He remained bishop for only two years before being granted permission to return to his retirement, where he was likely the happiest he had ever been with nature and God. Sadly, within months of his return to Inner Farne, Cuthbert became ill and knew he was dying. A priest friend stayed with Cuthbert, and said he spent his last day “in the expectation of future happiness,” and later that evening went home to be with his Lord and Saviour.
After his death on 20 March 687, Cuthbert was buried at Lindisfarne monastery. His monks, who had before been so problematic, were now overjoyed to have his bones there, for it comforted them to think that, in a way, Cuthbert was still with them. His legacy of piety and miracles lived on, and he was eventually venerated as a saint. Today he is often considered to be the favourite saint of England. Inspired by Cuthbert, the famous Lindisfarne Gospels were copied. They are beautifully and intricately illuminated copies of the Four Gospels made by the bishop of Lindisfarne “for God and St. Cuthbert.”
Cuthbert’s body, exhumed eleven years after his death, was discovered to be undecayed, encouraging many pilgrimages to be made to see the body, in the hope of receiving healing and forgiveness. During Viking raids, the body of Cuthbert was taken to Durham Cathedral for safekeeping, which is the place where his remains lie peacefully interred today, beneath a humble gravestone that would have been to Cuthbert’s liking. It reads only: Cuthbertus.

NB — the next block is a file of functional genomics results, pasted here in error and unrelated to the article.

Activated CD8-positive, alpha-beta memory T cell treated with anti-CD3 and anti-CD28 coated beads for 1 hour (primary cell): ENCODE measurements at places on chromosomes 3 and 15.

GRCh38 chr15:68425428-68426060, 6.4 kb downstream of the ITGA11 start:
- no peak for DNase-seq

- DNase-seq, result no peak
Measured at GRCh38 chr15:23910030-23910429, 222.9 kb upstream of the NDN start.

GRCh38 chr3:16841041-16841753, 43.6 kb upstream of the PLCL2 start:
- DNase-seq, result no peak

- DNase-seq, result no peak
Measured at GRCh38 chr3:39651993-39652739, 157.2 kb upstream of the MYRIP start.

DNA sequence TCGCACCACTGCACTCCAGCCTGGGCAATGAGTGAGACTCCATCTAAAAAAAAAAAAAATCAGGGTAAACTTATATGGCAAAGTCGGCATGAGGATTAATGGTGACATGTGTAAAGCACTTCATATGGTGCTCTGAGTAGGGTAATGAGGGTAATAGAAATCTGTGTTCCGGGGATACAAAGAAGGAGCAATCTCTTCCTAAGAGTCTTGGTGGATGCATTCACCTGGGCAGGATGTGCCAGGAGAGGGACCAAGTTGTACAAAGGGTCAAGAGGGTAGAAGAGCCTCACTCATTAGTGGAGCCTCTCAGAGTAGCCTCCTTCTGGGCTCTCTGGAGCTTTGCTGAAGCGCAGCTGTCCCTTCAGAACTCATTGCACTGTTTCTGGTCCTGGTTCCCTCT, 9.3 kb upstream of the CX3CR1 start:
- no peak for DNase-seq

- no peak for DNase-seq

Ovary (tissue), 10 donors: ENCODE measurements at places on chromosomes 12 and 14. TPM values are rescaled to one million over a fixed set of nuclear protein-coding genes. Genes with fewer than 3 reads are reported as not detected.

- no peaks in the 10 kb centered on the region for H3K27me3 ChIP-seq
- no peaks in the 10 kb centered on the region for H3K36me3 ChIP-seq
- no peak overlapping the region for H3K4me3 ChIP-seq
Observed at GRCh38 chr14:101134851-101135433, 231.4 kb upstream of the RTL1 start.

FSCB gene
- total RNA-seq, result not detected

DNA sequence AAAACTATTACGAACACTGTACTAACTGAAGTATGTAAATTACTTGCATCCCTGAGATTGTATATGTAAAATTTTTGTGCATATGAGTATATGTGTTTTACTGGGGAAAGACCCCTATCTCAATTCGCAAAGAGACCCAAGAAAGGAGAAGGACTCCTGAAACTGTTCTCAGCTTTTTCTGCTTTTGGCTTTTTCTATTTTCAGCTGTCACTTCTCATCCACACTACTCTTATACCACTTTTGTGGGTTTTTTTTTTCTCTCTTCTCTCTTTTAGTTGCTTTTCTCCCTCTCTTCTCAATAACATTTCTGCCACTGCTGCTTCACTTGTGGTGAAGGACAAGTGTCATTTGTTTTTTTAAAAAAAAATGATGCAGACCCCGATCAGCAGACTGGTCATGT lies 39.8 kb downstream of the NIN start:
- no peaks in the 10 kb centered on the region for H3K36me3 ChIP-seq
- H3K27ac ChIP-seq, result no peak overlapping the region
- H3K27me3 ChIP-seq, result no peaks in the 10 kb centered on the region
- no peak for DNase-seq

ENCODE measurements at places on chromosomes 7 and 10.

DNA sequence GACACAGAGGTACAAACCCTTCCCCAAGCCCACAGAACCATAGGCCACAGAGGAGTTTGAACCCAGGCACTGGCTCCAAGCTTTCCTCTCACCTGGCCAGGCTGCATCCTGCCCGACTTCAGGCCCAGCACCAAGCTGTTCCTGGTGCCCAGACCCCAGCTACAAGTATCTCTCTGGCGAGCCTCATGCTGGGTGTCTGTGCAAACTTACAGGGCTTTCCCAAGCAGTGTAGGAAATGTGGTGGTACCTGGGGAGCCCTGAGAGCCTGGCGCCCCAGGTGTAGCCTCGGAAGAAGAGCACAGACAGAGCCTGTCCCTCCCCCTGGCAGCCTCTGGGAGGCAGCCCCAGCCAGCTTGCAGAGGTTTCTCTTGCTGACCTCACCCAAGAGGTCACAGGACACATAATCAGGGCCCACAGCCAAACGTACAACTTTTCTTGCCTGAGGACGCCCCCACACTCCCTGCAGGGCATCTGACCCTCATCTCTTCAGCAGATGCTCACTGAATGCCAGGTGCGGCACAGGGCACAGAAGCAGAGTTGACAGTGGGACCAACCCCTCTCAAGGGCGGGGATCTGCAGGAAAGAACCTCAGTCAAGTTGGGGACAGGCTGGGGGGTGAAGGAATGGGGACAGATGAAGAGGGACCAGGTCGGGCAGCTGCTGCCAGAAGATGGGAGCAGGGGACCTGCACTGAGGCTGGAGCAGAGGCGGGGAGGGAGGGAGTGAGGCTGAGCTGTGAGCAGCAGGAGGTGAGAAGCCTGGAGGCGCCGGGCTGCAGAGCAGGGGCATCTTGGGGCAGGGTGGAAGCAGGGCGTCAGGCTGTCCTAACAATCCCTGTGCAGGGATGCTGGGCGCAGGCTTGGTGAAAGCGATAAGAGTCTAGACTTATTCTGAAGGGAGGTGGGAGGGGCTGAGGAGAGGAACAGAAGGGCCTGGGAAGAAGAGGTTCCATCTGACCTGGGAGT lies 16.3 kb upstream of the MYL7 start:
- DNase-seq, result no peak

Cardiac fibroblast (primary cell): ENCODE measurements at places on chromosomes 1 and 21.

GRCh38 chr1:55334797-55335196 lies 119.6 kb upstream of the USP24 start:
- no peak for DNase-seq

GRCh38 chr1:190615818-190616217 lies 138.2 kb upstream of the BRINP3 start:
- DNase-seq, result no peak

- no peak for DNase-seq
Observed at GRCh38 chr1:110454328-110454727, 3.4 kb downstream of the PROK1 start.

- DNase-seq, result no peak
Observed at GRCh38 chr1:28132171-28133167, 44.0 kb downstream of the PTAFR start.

Follow in Saint Cuthbert’s Footsteps
Today, you can still visit the Holy Island of Lindisfarne where Cuthbert lived. Stay overnight on Holy Island to experience the solitude as felt by the monks on the Island, as the tide comes in and separates the island from the mainland. In low tide, take a walk to St Cuthbert’s Island, a small islet off Lindisfarne where Cuthbert spent many days as a hermit (ensure you only do this during the lowest time of the tide, as you may get stranded as the tide comes in). You can also take a day trip to Seahouses, from where you can join a boat trip to Inner Farm, to see Saint Cuthbert’s chapel on the island.